Bankers love talking these days about going back to basics, but the basics weren't very cooperative in the third quarter.
When regional banking companies begin reporting in earnest on Wednesday, their financial results are expected to confirm two things: Loan demand remained anemic, and declines in yields on the securities taking up more and more room on banks' balance sheets outpaced the decline in deposit costs.
Without the diversified income streams of their money-center counterparts, regional bank companies were all the more exposed to intense pressure on net interest margins.
Their ability to keep investor concerns contained this earnings season and beyond will depend largely on the extent to which they can offset the margin compression, be it with mortgage banking activity, accelerated improvements in credit quality or continued reductions in funding costs.
"Despite expectations for a generally in-line quarter, we don't expect quality will be strong, and we are cautious about the risk to forward earnings estimates based on net interest margin pressures and continued loan portfolio shrinkage," Paul J. Miller Jr., an analyst at FBR Capital Markets, wrote in a research note previewing third-quarter results.
He said he favors larger regionals such as PNC Financial Services Group Inc. and U.S. Bancorp for their efficiency, large reserves and relatively diversified revenue sources. Estimates tallied by Zacks Investment Research show that analysts expect third-quarter earnings per share to rise 60% year-over-year at PNC, to $1.60, and 43% at U.S. Bancorp, to 43 cents.
Miller also saw good prospects for New York Community Bancorp and Texas Capital Bancshares Inc., which he said should benefit from last quarter's strength in mortgage banking thanks to refinancings.
But even the best-positioned banks must contend with the protracted slump in loan demand, which is dampening the potential for fee revenue and the reshaping of banks' balance sheets. Federal Reserve data shows that loans were less than 57% of total assets on commercial banks' books at Sept. 29, the lowest share in recent memory, and that securities accounted for more than 20% of assets, the highest since 2006.
"Investment securities portfolios are likely to continue to grow, given the lack of loan demand and as banks look to stabilize earning asset balances," Morgan Keegan & Co. analyst Robert Patten warned.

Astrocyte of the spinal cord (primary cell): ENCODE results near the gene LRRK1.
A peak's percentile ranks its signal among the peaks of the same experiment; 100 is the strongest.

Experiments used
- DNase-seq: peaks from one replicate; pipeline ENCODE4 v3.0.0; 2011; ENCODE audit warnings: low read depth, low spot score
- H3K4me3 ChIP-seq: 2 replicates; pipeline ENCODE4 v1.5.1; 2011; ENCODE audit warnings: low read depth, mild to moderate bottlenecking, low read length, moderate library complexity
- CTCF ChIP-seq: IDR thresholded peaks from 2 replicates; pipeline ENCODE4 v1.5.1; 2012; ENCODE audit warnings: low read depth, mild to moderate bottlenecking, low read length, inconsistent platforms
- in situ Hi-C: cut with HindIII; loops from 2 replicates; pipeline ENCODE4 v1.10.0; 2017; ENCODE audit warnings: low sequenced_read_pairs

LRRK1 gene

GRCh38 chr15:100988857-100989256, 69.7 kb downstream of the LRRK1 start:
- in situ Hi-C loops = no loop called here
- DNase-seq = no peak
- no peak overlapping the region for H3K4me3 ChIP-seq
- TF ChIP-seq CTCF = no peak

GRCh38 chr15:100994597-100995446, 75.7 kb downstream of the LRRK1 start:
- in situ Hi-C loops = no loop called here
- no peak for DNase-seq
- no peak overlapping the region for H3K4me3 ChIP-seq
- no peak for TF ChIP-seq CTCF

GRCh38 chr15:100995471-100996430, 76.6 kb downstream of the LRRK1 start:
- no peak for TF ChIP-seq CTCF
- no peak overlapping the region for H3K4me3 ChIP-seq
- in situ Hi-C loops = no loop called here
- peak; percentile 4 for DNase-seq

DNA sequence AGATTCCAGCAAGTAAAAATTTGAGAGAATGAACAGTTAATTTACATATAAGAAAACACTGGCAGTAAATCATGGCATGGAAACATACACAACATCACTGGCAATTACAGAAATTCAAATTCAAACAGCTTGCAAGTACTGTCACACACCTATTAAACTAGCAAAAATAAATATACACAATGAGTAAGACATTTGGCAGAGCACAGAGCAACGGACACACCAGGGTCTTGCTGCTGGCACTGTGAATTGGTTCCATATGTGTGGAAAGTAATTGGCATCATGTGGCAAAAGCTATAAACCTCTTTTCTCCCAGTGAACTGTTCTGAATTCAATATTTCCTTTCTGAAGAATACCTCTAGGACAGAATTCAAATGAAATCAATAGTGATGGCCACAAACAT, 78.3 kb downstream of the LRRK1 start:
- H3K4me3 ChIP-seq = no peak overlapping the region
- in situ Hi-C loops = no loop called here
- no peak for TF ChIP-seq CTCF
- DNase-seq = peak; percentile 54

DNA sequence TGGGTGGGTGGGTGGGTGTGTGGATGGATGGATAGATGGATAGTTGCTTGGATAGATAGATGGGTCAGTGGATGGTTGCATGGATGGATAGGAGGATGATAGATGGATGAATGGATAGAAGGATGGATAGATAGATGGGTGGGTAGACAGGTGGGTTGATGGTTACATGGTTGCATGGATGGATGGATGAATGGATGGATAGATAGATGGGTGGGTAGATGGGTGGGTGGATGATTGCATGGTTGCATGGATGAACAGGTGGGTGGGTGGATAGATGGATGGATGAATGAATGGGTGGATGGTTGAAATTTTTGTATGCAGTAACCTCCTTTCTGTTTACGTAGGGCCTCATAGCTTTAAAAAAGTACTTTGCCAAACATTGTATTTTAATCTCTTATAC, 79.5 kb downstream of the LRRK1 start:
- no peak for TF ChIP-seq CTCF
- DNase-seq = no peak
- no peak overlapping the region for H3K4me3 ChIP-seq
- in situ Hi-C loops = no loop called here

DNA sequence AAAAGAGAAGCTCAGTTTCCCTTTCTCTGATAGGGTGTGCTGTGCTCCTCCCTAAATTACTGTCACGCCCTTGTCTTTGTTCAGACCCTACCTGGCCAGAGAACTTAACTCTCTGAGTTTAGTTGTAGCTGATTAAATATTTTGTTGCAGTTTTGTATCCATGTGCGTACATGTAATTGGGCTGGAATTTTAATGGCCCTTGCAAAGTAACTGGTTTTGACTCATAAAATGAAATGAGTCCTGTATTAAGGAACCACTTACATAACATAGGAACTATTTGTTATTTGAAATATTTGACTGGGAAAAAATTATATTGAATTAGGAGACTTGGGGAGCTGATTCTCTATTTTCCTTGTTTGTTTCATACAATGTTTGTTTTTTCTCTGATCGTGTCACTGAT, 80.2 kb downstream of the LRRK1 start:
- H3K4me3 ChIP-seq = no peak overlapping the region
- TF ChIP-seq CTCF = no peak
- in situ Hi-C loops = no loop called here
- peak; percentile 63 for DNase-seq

Unfortunately for banks, or at least for those hoping to see better net interest margins, yields on investment securities such as Treasury and agency debt have fallen precipitously. The yield on the benchmark 10-year Treasury note dropped from about 2.93% at the start of the third quarter to 2.48% at its end. This has negative implications for big holders of mortgage securities, such as Hudson City Bancorp, as low rates spur a refinancing wave that probably reduced net interest margins.
"As borrowers roll their higher-rate mortgages into longer-duration, lower-rate loans, we think it is going to be increasingly difficult for the company to reprice its funding costs down as quickly," said Mark Fitzgibbon, an analyst at Sandler O'Neill & Partners LP. "We think this could pressure third-quarter earnings a bit more than people expect."
The average profit forecast for Hudson City is 26 cents a share, off a penny from the year earlier.
Several analysts said they expect banks will soon start monetizing the gains on their securities and using the proceeds to pay down more expensive borrowings as the debt matures. Until then, they will need to find other ways to fight margin pressures.
Some banks still have enough room to reprice higher-cost deposits and are expected to boost their net interest margins from levels seen in the second quarter. Keith Horowitz, an analyst at Citigroup Inc.'s Citi Investment Research division, said he expects margins to expand by 14 basis points at Fifth Third Bancorp, to 3.71%, and by 13 basis points at KeyCorp, to 3.3%. Both companies are expected to reverse their losses from last year's third quarter. Fifth Third is expected to report earnings of 17 cents a share, and Key, 3 cents a share, according to Zacks.
Horowitz named several areas in which banks might surprise investors on the upside this earnings season, including better-than-expected margin trends, strong revenue from mortgage banking activity and a smaller-than-anticipated impact from new overdraft regulations, which took effect July 1. Several banks reported last quarter that more customers than expected were opting into overdraft protection, tempering the impact the new rules would have on overdraft fee revenue.
On the credit front, most big regional banks are expected to report improvements, with fewer loans categorized as nonperforming and loan-loss reserves in some cases starting to drop. Fifth Third, SunTrust Banks Inc., Iberiabank Corp. and Marshall & Ilsley Corp. are among companies seen as likely to have benefited from improved credit trends.